Paul-Ehrlich-Institut

Eu­ro­pean Com­mis­sion Grants Mar­ket­ing Au­tho­ri­sa­tion for COVID-19 Vac­cine from Mod­er­na for the Eu­ro­pean Union

On 6 January 2021, the European Commission granted a conditional marketing authorisation (CMA) for Moderna’s COVID-19 vaccine. The Commission has thus followed the recommendation by the Committee for Medicinal Products for Human Use (CHMP) at the European Medicines Agency (EMA) of 6 January 2021. The authorised vaccine is called COVID-19 Vaccine Moderna and represents an mRNA vaccine. The marketing authorisation by the European Commission grants permission to market the vaccine in all member states of the European Union and to administer it in these countries. In Germany, an official batch release from the Paul-Ehrlich-Institut is required for the vaccine before it can be used.

EU flags in front of the European Commission building in Brussels (Source: NakNakNak/Pixabay.com)

On 6 January 2021, the Committee for Medicinal Products for Human Use (CHMP) at the EMA submitted a recommendation to the European Commission to grant a marketing authorisation for the COVID-19 vaccine from Moderna company. Based on the evaluation by the CHMP, the European Commission granted the marketing authorisation for the entire European Union after consultation with the member states in the Standing Committee for Medicinal Products for Human Use.

The COVID-19 vaccine developed by Moderna is intended for use in individuals 18 years of age and older. It contains 100 micrograms per dose of 0.5 milliliters of modified mRNA with the blueprint for the spike protein of SARS-coronavirus-2 stabilised in the prefusion conformation, mixed with lipid nanoparticles. Two vaccinations with this dose are scheduled at a time interval of 28 days. The safety of the vaccine was assessed in 15,185 vaccinated study participants, about 7,500 of whom were at least 65 years old. For efficacy, approximately 28,000 1:1 randomised study participants were followed for a median of 92 days. Here, an efficacy of 93.6 percent was determined, allowing for a time interval of 21 to 43 days.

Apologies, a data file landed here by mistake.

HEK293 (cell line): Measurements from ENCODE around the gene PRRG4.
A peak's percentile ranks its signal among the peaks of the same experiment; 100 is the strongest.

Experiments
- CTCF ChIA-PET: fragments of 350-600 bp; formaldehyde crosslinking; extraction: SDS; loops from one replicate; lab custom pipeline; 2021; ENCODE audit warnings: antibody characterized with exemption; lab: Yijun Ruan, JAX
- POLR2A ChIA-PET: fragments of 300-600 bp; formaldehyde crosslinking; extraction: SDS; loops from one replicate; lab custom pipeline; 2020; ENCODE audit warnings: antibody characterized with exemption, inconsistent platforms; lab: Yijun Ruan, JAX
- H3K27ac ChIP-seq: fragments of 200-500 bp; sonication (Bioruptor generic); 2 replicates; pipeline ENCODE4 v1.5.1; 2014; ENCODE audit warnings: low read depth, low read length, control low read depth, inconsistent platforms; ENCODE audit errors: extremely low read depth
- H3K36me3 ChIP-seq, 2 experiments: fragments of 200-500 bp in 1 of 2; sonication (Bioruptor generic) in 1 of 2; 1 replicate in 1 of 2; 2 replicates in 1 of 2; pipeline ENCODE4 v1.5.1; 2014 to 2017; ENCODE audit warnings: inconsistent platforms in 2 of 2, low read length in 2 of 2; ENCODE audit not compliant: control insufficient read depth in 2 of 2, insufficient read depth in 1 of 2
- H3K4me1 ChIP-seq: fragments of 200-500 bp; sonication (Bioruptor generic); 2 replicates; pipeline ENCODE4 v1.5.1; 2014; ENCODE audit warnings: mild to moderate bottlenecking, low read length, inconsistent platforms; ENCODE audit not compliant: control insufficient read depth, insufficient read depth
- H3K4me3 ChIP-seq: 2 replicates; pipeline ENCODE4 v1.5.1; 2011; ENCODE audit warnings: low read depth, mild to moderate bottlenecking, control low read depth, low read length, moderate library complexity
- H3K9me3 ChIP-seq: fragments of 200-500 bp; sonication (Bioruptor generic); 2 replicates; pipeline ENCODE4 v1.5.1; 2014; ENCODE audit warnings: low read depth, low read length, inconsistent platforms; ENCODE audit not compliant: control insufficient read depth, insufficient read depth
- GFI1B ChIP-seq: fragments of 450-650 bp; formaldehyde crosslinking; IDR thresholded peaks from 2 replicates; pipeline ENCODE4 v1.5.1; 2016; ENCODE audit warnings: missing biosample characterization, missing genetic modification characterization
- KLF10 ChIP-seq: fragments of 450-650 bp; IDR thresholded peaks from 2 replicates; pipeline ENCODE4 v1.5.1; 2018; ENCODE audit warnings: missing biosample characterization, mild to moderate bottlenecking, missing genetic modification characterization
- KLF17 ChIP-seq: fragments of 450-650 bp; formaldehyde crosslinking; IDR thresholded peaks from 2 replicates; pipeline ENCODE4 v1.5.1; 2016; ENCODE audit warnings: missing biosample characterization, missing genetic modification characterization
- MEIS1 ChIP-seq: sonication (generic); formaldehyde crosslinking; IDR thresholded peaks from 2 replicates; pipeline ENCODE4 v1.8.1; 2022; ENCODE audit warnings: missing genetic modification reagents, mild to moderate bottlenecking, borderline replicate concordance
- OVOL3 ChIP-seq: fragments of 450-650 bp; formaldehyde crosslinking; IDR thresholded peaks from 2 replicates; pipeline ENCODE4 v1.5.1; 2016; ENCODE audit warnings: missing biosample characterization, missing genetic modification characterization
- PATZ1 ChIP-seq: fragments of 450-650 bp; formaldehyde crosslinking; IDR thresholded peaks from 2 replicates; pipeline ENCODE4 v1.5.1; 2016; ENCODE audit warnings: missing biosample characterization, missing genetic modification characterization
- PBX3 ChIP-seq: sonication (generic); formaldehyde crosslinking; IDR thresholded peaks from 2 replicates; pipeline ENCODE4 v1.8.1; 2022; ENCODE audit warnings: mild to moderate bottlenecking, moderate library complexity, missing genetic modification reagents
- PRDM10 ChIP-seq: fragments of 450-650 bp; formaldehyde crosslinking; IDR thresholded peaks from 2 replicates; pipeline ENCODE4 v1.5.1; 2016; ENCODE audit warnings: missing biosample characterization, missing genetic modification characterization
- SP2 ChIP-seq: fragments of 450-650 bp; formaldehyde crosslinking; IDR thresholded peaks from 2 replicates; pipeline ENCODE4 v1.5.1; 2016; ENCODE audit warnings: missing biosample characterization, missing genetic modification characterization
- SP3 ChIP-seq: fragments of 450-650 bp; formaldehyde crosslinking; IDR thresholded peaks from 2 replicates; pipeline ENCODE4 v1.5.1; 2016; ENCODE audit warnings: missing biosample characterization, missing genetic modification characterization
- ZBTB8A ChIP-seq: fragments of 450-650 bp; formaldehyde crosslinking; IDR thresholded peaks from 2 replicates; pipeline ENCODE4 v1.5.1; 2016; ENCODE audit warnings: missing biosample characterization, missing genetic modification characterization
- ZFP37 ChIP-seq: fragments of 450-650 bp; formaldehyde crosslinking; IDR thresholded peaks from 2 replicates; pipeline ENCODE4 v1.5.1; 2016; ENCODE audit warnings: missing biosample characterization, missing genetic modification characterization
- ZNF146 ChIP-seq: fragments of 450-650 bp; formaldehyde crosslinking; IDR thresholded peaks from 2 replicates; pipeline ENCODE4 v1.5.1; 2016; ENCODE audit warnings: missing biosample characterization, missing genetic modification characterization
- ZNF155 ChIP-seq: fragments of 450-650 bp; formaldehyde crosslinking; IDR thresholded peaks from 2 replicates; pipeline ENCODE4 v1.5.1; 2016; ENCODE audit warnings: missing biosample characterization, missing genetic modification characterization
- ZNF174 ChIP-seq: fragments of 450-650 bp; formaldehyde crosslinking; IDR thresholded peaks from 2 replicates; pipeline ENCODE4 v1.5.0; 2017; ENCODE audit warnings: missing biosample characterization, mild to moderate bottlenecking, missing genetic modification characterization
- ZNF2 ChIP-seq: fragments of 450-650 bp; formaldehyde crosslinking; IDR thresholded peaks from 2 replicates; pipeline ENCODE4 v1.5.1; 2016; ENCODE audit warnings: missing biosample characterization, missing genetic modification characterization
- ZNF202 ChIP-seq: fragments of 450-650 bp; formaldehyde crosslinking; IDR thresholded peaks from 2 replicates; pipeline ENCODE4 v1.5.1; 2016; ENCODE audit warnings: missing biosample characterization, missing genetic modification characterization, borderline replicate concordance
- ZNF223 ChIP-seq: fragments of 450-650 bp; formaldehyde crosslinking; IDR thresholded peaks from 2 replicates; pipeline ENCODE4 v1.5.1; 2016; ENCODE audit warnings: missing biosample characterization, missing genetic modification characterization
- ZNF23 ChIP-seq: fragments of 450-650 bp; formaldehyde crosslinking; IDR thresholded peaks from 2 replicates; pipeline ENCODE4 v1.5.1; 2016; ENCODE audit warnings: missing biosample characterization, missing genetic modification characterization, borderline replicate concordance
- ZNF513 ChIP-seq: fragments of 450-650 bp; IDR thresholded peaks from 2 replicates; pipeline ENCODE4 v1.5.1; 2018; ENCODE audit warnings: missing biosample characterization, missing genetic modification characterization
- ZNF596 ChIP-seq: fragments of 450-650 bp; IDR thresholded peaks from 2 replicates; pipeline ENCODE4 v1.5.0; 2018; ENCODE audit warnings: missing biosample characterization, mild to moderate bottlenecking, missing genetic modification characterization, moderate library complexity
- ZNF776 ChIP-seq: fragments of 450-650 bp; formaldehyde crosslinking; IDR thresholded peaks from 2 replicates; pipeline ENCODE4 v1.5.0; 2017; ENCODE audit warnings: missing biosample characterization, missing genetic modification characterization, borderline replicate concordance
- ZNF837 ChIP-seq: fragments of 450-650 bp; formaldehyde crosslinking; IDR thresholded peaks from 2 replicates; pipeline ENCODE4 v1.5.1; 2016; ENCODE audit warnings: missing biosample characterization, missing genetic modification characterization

Vaccines are currently the most effective means of containing the SARS-CoV-2 pandemic. Only the close world-wide cooperation of all experts contributing to the vaccine development has permitted more efficient processes without compromising the required care so that the marketing authorisation for the EU by the European Commission could occur at an earlier point in time. Scientists from the Paul-Ehrlich-Institut have contributed to accelerating processes through their early scientific and regulatory advice procedures. Furthermore, the institute is represented by an expert in the CHMP, thus contributing actively to the assessments in the various European marketing authorisation procedures.

In Germany, batches (production units) of the vaccine may only be marketed if they have been tested by the Paul-Ehrlich-Institut or another Official Medicines Control Laboratory (OMCL) in Europe and approved for Germany by the batch release of the Paul-Ehrlich-Institut. This ensures the quality of vaccine doses from each batch compliant with the marketing authorisation. Experimental testing of samples from each vaccine batch, conducted separately from the manufacturer, ensures that vaccine doses from each batch conform to the specifications set forth in the marketing authorisation.

Updated: 06.01.2021